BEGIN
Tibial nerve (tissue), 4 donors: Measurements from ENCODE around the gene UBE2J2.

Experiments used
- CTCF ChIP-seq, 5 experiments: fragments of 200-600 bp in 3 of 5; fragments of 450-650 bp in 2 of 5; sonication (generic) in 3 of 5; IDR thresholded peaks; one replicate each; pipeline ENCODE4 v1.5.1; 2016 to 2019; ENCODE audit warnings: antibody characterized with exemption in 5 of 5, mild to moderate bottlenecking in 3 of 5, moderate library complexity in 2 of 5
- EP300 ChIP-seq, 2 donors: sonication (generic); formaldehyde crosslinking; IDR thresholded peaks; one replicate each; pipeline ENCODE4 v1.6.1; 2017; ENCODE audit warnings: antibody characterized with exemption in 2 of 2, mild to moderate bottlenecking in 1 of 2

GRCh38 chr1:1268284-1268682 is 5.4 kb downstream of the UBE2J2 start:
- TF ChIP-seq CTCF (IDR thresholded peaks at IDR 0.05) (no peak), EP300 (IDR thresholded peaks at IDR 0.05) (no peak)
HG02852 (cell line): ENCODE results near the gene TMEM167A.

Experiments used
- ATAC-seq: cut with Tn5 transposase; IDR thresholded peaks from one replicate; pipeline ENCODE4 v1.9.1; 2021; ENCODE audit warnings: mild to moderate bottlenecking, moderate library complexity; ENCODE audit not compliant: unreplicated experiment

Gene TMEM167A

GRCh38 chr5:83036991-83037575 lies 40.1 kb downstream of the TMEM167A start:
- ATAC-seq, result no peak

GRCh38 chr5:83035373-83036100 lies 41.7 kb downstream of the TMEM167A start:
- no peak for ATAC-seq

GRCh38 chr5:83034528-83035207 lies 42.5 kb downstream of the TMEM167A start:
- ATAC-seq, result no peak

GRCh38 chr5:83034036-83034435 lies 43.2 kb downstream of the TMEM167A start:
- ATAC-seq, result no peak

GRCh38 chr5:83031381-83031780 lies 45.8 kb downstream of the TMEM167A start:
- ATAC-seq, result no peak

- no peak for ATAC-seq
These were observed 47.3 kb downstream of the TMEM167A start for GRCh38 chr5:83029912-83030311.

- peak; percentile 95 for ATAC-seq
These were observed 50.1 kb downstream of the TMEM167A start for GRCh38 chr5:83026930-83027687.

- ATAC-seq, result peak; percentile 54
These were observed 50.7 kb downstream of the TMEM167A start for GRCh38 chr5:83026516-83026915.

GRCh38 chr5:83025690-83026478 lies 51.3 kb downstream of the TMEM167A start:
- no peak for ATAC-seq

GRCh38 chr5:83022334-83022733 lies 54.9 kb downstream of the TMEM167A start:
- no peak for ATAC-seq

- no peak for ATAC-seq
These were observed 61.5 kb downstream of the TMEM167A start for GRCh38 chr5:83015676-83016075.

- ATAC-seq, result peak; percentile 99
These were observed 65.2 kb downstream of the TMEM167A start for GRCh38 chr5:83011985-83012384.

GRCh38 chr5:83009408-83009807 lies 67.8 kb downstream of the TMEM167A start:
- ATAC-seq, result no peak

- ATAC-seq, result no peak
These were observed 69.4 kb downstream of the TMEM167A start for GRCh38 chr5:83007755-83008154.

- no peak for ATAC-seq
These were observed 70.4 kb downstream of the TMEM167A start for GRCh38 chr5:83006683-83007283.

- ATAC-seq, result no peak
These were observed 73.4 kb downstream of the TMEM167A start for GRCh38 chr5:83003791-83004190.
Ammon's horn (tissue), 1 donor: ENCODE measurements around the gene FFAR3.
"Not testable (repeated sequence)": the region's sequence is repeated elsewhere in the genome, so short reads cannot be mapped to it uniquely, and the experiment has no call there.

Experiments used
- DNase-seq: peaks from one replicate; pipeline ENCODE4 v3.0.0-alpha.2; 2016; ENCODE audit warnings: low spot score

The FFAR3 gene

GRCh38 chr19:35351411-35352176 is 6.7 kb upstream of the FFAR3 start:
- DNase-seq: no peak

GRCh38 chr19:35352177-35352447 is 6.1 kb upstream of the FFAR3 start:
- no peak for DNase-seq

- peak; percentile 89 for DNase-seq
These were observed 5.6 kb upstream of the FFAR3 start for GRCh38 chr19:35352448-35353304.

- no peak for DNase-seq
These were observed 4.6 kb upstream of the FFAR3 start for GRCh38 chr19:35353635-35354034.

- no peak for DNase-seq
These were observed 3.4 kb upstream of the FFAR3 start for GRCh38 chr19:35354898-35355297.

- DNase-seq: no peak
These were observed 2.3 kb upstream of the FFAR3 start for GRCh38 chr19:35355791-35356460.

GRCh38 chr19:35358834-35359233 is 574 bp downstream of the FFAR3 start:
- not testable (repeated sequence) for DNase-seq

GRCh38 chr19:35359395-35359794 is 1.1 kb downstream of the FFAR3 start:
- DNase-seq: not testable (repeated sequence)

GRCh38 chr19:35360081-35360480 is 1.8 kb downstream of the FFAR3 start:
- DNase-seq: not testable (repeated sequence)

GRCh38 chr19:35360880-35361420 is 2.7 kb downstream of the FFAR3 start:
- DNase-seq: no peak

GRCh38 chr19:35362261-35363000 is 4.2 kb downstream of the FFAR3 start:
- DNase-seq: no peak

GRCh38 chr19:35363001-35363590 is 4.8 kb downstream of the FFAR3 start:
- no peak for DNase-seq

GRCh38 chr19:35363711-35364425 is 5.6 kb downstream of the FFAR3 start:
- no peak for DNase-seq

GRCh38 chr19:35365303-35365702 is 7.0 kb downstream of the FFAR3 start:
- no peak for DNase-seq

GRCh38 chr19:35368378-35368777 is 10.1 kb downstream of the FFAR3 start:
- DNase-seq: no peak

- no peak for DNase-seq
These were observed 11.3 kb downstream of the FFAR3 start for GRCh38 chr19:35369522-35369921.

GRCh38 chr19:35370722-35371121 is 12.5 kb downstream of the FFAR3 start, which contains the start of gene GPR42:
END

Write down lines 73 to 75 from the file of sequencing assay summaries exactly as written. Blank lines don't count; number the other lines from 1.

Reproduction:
- no peak for DNase-seq

GRCh38 chr19:35365303-35365702 is 7.0 kb downstream of the FFAR3 start:
- no peak for DNase-seq